Summary: Regenerative reprogramming of the body with injections could turn back the clock in our organs, say scientists in a Jan 2018 report. Prematurely aged mice lived 30% longer after Salk Institute researchers genetically reprogrammed their cells while still in the body. [This article first appeared on the website LongevityFacts.com. Author: Brady Hartman. ]
Imagine a time in the future when the doctor gives you the bad news: you need a heart transplant. In the past, this would be an expensive and drastic procedure. Instead, the doctor gives you an injection that rejuvenates your heart. In time, your heart eventually mends itself, reverting to the strength and vigor of your youth.
The dream is closer to reality than you think, thanks to a novel technique developed by a team researchers headed by Juan Carlos Izpisua Belmonte at the Salk Institute in La Jolla.
The Salk scientists borrowed a page from stem cell technology to boost the lifespan of mice and rejuvenate some of their tissues.
However, their novel technique does not use stem cells.
Instead, the scientists employ a simple injection of molecules that turn back the clock in aged cells, while they are still in the body. The technique hasn’t been tested on humans, yet. However, it could lead to ways to rejuvenate our organs and keep our bodies vigorous as we get older.
In a review provocatively titled “Elixir of Life: Thwarting Aging With Regenerative Reprogramming,” a team of scientists at the Salk Institute reveals a novel technique that restores aged cells to a more youthful state, as the authors say
“Recent advances in the field of regenerative medicine have shown that aging is not an irreversible process.”
The Salk researchers believe that they could rejuvenate humans using chemicals to reverse epigenetic changes, as they put it in the new review,
“Given the recent progress in identifying chemicals that can boost or even replace in vitro, we envisage that findings related to 4F [four Yamanaka factors] will also eventually lead to safe chemical-based therapeutic strategies in regenerative medicine that will shift the focus from invasive replacement therapies to regeneration-oriented self-healing.”
The study was published in January 2018 in the American Heart Association journal called Circulation Research.
Juan Carlos Izpisua Belmonte headed up the study which includes the co-authors Ergin Beyret, Paloma Martinez Redondo, and Aida Platero Luengo – a group of scientists in Belmonte’s lab at the Salk Institute for Biological Studies in La Jolla, California.
In the new study, Belmonte’s team reviews the progress they have made on the regenerative reprogramming technique, and discuss its potential use in regenerating human organs and tissues.
The review reinforces the idea that scientists can reverse the aging process, by reprogramming the epigenetic clock in our cells to rejuvenate organs and tissues.
How It Started
The excitement began in December of 2016 when the Salk team announced they could induce mouse skin cells to look and behave young again. The group reported they rejuvenated mice with a premature aging disease, countering the signs of aging and increasing the rodent’s lifespan by 30 percent. The early-stage work gave rise to the promise of turning it into a rejuvenation therapy for humans.
“Our study shows that aging may not have to proceed in one single direction,” announced Belmonte, in a December press release announcing the finding, adding “It has plasticity and, with careful modulation, aging might be reversed.”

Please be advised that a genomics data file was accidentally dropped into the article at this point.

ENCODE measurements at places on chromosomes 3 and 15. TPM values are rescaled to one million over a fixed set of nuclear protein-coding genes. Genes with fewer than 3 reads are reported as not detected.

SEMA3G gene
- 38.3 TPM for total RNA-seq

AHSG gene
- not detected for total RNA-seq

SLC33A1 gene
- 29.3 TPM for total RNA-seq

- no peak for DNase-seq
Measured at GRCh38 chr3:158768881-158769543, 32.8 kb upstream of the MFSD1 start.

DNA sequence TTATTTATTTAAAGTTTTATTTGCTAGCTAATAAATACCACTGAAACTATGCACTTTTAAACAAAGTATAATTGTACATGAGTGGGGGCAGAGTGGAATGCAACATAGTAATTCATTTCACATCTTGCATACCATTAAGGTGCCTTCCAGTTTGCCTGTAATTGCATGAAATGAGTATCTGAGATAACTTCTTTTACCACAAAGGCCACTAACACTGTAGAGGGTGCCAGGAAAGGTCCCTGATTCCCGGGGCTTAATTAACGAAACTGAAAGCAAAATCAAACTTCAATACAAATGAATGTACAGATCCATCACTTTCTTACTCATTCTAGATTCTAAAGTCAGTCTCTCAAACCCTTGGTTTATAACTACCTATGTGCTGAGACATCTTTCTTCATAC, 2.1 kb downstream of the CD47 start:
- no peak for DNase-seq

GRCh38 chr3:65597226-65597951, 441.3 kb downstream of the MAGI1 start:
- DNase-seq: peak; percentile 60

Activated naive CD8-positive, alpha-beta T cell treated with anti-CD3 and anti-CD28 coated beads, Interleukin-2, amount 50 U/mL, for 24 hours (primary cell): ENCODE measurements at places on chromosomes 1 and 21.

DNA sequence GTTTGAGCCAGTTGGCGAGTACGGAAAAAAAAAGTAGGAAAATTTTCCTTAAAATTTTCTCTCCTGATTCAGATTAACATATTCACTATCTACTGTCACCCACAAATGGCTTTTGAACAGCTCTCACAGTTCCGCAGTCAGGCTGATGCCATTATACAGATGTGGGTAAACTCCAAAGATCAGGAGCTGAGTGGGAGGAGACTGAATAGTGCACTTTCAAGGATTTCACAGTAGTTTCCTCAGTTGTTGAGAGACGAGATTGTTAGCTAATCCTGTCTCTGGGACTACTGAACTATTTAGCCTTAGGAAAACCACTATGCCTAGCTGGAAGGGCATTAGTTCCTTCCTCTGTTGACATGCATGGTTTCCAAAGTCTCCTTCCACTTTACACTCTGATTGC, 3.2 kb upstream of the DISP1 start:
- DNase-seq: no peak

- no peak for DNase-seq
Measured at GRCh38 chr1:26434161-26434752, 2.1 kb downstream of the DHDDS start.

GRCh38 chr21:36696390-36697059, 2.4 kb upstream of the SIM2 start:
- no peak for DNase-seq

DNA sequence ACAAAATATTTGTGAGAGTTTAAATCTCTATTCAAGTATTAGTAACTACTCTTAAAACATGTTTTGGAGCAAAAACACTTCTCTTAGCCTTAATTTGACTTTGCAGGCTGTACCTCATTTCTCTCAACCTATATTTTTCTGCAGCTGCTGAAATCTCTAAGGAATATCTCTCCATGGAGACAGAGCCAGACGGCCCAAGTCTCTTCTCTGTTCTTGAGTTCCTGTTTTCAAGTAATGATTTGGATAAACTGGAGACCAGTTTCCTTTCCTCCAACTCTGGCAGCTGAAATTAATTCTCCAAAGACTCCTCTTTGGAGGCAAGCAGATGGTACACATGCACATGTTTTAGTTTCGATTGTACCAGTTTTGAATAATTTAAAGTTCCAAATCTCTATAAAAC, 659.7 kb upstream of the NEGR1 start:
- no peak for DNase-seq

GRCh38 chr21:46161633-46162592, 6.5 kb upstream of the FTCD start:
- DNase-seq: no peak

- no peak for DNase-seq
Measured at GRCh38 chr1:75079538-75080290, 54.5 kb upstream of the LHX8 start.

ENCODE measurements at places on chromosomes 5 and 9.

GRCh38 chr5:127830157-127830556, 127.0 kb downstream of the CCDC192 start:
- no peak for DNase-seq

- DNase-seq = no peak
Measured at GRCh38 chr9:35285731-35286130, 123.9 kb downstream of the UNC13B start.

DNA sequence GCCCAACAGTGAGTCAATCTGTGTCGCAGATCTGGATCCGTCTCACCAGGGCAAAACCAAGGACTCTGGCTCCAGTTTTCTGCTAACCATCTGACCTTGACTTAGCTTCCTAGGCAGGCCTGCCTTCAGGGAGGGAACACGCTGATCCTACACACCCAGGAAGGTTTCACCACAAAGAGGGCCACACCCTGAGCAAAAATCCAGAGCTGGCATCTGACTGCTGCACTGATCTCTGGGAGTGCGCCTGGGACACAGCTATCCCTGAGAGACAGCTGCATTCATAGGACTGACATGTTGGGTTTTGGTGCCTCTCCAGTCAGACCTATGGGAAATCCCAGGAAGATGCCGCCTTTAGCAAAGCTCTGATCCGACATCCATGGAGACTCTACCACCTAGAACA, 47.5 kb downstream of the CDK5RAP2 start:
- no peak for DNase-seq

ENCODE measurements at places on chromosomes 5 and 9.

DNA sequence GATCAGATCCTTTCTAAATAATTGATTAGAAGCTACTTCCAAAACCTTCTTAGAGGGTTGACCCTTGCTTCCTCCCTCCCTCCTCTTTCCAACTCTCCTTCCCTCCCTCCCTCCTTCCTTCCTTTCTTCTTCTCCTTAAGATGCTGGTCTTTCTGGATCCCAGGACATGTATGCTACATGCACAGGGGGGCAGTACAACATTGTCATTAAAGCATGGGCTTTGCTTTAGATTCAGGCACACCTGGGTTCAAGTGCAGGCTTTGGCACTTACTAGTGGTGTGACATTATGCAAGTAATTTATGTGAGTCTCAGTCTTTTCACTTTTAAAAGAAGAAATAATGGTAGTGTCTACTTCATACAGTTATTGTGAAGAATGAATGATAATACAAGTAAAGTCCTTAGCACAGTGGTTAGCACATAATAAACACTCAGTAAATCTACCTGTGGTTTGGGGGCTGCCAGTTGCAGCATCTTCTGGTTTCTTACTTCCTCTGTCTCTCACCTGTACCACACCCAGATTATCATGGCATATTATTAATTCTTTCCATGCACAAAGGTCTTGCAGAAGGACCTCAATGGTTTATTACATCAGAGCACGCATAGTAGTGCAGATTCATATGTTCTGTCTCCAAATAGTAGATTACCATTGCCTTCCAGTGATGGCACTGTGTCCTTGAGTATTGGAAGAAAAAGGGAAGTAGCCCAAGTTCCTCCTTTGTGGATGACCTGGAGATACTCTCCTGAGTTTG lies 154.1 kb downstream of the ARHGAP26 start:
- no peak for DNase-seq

Keeping Identity Intact
The technique pioneered by Belmonte and colleagues borrows from stem cell technology. In creating stem cells, technicians use particular chemicals called Yamanaka factors that induce a matured adult cell to return to its earliest stage of development. Yamanaka factors are used to create induced pluripotent stem cells (iPSCs) – cells in an embryonic state that can be then turned into any other type of tissue in the body.
However, Belmonte’s novel technique doesn’t return cells to an embryonic state. Instead, the technology turns back the clock only a handful of decades. Unlike a stem cell, which doesn’t know yet whether it is a heart, muscle or liver cell, Belmonte’s reprogrammed cells retain their identity. A heart cell remains a heart cell, just decades younger.
To work this magic, Belmonte’s team relied on four proteins, called Yamanaka Factors, which instruct a cell to revert to an embryonic state. However, instead of giving the adult cells a full dose of these Yamanaka Factors, the Salk researchers gave smaller amounts in carefully timed doses. The four Yamanaka factors are also called transcription factors because they turn DNA into RNA and are the proteins OCT4, KLF4, SOX2, and c-Myc.
The technique involves tweaking part of the human genetic code called the epigenome. Like the rest of our body, our chromosomes show signs of aging. Our genome does not only contain DNA, but it also contains another set of instructions called epigenetic marks, that controls how active our genes are. As we get older, these marks change, fouling up the gene activity that keeps our cells working. In fact, these marks are so predictable; they form the basis of an epigenetic clock. Researchers have used them as a biomarker of aging which can tell a person’s age, with an accuracy of 4 years.
These epigenetic alterations aren’t permanent, however. Researchers can reprogram these cells to more youthful settings and rejuvenate old cells, as Belmonte and team announce in the Jan 2018 review
“Pursuing this line of thought, can we improve the healthspan by resetting the old epigenome to a younger state so that the cells regain their young phenotype?”
Pitfalls of Regenerative Reprogramming
The technique had undesirable results in the past. Infusing Yamanaka factors as a whole-body treatment produced disastrous effects in laboratory animals. Experiments in 2013 and 2014 resulted in the deaths of all of the animals, either because of cancers or because the induced cells lost their identities.